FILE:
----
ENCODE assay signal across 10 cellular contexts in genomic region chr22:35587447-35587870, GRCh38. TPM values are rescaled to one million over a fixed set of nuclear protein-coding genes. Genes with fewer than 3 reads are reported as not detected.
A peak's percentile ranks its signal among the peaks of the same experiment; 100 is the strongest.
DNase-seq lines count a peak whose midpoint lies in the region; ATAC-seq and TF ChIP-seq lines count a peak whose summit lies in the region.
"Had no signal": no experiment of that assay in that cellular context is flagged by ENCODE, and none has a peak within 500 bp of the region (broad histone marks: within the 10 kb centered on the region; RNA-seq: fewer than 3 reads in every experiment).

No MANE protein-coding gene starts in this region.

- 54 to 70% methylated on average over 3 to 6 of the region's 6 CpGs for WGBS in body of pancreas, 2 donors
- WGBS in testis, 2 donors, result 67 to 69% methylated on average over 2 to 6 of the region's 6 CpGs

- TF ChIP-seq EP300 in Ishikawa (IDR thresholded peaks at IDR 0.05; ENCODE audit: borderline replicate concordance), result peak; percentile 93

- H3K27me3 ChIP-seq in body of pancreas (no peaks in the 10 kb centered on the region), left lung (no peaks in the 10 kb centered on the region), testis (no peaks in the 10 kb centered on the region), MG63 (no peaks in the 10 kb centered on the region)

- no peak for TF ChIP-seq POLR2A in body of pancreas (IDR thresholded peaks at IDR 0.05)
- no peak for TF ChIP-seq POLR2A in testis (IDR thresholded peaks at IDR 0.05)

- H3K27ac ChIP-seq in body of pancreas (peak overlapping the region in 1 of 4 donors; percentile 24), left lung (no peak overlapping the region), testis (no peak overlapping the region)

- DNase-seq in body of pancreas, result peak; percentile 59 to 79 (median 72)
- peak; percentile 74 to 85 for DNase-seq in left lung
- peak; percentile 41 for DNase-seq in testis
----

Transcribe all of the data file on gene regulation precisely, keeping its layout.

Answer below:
ENCODE assay signal across 10 cellular contexts in genomic region chr22:35587447-35587870, GRCh38. TPM values are rescaled to one million over a fixed set of nuclear protein-coding genes. Genes with fewer than 3 reads are reported as not detected.
A peak's percentile ranks its signal among the peaks of the same experiment; 100 is the strongest.
DNase-seq lines count a peak whose midpoint lies in the region; ATAC-seq and TF ChIP-seq lines count a peak whose summit lies in the region.
"Had no signal": no experiment of that assay in that cellular context is flagged by ENCODE, and none has a peak within 500 bp of the region (broad histone marks: within the 10 kb centered on the region; RNA-seq: fewer than 3 reads in every experiment).

No MANE protein-coding gene starts in this region.

- 54 to 70% methylated on average over 3 to 6 of the region's 6 CpGs for WGBS in body of pancreas, 2 donors
- WGBS in testis, 2 donors, result 67 to 69% methylated on average over 2 to 6 of the region's 6 CpGs

- TF ChIP-seq EP300 in Ishikawa (IDR thresholded peaks at IDR 0.05; ENCODE audit: borderline replicate concordance), result peak; percentile 93

- H3K27me3 ChIP-seq in body of pancreas (no peaks in the 10 kb centered on the region), left lung (no peaks in the 10 kb centered on the region), testis (no peaks in the 10 kb centered on the region), MG63 (no peaks in the 10 kb centered on the region)

- no peak for TF ChIP-seq POLR2A in body of pancreas (IDR thresholded peaks at IDR 0.05)
- no peak for TF ChIP-seq POLR2A in testis (IDR thresholded peaks at IDR 0.05)

- H3K27ac ChIP-seq in body of pancreas (peak overlapping the region in 1 of 4 donors; percentile 24), left lung (no peak overlapping the region), testis (no peak overlapping the region)

- DNase-seq in body of pancreas, result peak; percentile 59 to 79 (median 72)
- peak; percentile 74 to 85 for DNase-seq in left lung
- peak; percentile 41 for DNase-seq in testis